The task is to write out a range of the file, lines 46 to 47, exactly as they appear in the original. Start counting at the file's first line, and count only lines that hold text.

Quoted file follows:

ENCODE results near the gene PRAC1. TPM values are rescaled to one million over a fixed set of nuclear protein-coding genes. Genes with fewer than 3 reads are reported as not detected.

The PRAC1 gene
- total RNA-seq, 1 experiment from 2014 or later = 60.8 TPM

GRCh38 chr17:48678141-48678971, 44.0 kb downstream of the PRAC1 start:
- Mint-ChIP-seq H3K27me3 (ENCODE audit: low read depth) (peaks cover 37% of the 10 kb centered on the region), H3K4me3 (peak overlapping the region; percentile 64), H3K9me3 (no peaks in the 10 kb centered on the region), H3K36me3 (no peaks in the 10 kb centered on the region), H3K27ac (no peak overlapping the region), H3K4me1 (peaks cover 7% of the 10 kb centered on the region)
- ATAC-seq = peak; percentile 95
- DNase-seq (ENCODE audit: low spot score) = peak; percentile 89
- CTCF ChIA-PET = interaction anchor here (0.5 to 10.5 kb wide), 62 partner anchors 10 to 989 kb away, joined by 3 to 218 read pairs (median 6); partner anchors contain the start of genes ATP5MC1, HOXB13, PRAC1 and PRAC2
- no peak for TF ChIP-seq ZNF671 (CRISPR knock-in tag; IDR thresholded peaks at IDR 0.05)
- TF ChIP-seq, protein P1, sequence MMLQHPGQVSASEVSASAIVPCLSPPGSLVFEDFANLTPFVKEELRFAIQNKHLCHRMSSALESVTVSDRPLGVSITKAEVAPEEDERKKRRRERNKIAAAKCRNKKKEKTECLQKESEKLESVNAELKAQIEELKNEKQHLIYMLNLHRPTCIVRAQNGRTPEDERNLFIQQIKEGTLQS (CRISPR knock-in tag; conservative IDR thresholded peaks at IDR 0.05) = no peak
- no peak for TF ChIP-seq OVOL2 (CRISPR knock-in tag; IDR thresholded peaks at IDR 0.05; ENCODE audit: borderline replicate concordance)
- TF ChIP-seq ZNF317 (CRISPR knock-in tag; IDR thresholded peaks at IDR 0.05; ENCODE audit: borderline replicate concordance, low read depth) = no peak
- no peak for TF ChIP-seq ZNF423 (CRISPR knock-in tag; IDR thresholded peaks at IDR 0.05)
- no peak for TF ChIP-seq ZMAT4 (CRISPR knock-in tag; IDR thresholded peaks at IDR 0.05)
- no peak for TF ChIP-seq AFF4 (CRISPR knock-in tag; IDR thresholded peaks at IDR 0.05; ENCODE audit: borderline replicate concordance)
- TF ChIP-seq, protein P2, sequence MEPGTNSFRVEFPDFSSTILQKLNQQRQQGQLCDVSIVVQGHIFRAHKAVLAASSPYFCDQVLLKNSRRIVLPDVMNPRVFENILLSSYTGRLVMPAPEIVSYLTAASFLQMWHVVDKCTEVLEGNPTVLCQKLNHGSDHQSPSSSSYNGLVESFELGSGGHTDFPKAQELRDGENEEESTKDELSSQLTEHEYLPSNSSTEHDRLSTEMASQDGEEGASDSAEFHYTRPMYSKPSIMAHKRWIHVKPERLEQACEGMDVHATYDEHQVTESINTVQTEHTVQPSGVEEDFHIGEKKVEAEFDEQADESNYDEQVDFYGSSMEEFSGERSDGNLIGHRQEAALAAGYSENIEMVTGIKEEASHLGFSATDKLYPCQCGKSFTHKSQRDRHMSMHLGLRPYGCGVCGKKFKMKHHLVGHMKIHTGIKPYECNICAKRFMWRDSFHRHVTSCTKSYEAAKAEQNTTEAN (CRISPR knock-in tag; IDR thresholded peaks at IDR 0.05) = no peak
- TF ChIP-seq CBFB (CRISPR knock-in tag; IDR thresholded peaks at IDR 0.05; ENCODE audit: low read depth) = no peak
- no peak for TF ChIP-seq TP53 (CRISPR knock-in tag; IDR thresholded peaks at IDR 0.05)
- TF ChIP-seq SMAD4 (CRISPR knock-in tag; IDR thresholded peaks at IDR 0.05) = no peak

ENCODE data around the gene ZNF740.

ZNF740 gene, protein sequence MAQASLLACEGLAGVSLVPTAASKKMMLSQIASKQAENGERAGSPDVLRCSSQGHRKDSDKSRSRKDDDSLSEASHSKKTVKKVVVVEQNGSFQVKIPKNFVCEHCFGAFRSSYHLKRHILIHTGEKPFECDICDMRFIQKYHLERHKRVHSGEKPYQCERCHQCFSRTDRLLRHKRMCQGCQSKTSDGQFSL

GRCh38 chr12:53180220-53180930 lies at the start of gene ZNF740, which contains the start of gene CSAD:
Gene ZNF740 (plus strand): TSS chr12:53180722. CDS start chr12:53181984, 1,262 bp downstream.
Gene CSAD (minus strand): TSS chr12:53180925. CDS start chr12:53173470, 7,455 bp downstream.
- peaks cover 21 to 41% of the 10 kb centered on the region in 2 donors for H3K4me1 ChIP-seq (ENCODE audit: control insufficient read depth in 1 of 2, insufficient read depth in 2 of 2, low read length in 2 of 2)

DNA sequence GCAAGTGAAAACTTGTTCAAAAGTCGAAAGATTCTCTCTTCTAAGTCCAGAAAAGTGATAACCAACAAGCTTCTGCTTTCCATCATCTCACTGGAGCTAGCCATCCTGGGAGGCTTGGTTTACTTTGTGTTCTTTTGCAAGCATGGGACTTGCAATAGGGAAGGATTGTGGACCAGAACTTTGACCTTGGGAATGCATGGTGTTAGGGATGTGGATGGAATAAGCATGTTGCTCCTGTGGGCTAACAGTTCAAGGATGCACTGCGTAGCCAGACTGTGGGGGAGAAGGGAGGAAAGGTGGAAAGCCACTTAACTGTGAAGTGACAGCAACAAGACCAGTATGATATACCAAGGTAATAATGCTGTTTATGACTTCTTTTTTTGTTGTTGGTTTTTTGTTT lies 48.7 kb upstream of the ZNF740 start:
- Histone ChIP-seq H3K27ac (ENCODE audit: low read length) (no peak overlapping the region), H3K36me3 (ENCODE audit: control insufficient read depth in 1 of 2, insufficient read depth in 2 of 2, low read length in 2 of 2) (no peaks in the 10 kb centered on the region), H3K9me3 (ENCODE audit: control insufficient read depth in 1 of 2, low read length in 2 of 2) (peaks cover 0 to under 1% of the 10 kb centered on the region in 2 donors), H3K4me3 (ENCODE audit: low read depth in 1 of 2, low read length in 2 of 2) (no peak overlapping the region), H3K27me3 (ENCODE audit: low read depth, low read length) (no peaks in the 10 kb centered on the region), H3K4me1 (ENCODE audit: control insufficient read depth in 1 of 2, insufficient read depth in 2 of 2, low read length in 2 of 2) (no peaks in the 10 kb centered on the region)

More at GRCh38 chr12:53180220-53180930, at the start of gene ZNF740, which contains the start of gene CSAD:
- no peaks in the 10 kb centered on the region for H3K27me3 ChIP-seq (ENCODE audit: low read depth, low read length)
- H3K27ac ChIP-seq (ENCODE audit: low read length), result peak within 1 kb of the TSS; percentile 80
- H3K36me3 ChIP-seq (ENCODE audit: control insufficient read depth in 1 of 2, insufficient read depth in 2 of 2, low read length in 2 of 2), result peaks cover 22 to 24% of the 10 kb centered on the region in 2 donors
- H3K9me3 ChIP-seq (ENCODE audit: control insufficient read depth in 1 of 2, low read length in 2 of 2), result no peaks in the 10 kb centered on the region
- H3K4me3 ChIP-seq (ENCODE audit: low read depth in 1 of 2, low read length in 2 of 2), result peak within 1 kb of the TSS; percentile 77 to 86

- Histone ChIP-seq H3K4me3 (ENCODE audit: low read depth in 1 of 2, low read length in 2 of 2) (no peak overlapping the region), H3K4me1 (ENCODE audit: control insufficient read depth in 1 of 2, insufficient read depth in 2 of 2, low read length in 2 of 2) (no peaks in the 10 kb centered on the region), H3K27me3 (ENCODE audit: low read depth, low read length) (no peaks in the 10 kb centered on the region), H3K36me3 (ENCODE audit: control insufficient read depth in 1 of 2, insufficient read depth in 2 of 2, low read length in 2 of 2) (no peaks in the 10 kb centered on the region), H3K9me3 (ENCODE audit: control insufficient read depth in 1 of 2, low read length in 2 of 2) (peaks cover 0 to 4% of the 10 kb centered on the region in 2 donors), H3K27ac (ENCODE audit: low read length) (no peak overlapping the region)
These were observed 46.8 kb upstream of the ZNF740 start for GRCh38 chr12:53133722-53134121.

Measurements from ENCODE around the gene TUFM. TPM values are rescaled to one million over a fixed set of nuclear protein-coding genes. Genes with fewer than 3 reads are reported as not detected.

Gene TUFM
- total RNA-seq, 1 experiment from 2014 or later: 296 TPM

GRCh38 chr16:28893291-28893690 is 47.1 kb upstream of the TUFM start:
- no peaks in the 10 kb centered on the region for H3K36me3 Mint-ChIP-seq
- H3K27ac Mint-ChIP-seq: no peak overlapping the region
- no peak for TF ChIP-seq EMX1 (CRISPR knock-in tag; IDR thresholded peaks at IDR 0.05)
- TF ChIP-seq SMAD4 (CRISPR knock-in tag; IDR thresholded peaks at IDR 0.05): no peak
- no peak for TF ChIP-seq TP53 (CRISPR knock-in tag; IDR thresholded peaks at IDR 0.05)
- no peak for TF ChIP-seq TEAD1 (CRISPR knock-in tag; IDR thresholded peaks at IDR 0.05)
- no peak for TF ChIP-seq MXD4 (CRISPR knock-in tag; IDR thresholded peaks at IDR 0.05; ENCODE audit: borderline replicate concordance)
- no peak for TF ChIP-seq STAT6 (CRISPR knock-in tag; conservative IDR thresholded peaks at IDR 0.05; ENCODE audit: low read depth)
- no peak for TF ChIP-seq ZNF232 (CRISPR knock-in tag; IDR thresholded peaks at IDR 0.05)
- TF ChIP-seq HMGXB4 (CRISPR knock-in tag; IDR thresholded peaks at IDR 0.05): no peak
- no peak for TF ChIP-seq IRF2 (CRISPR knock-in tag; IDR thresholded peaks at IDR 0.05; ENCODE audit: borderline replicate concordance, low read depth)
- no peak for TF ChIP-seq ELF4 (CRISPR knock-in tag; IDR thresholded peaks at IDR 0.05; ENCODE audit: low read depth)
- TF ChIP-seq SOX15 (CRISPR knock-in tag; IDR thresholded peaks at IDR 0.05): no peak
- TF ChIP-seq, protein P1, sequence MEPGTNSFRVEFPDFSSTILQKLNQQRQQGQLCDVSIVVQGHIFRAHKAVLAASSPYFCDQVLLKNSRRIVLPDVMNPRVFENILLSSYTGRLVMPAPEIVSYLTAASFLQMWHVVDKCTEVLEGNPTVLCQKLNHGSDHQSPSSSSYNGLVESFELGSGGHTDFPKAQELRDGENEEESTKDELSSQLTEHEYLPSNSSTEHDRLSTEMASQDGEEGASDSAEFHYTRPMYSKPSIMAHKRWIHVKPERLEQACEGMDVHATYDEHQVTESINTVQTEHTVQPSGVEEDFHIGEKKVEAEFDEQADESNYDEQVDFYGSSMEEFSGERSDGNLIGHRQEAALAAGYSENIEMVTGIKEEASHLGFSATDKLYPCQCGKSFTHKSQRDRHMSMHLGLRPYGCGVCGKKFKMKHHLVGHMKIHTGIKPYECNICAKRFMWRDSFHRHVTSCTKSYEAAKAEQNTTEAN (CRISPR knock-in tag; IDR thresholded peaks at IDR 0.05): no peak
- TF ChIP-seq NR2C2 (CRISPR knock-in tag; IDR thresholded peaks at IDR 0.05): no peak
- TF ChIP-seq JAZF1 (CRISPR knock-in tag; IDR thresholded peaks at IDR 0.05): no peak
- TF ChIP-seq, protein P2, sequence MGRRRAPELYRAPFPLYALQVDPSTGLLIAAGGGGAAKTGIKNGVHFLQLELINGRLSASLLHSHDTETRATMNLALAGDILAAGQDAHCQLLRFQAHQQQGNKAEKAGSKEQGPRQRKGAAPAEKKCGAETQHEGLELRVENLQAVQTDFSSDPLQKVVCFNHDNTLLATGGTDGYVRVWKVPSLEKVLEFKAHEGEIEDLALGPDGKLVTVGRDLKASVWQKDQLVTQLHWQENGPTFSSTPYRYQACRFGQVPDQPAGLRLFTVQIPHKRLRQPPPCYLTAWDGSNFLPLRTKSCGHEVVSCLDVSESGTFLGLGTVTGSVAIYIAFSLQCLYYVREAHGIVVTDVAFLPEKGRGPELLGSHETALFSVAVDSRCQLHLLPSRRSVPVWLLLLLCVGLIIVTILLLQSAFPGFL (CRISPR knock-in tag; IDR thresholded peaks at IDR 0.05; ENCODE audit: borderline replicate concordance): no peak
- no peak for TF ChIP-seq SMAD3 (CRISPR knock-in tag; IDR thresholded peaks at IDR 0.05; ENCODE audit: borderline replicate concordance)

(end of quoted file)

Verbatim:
- no peak for TF ChIP-seq MXD4 (CRISPR knock-in tag; IDR thresholded peaks at IDR 0.05; ENCODE audit: borderline replicate concordance)
- no peak for TF ChIP-seq STAT6 (CRISPR knock-in tag; conservative IDR thresholded peaks at IDR 0.05; ENCODE audit: low read depth)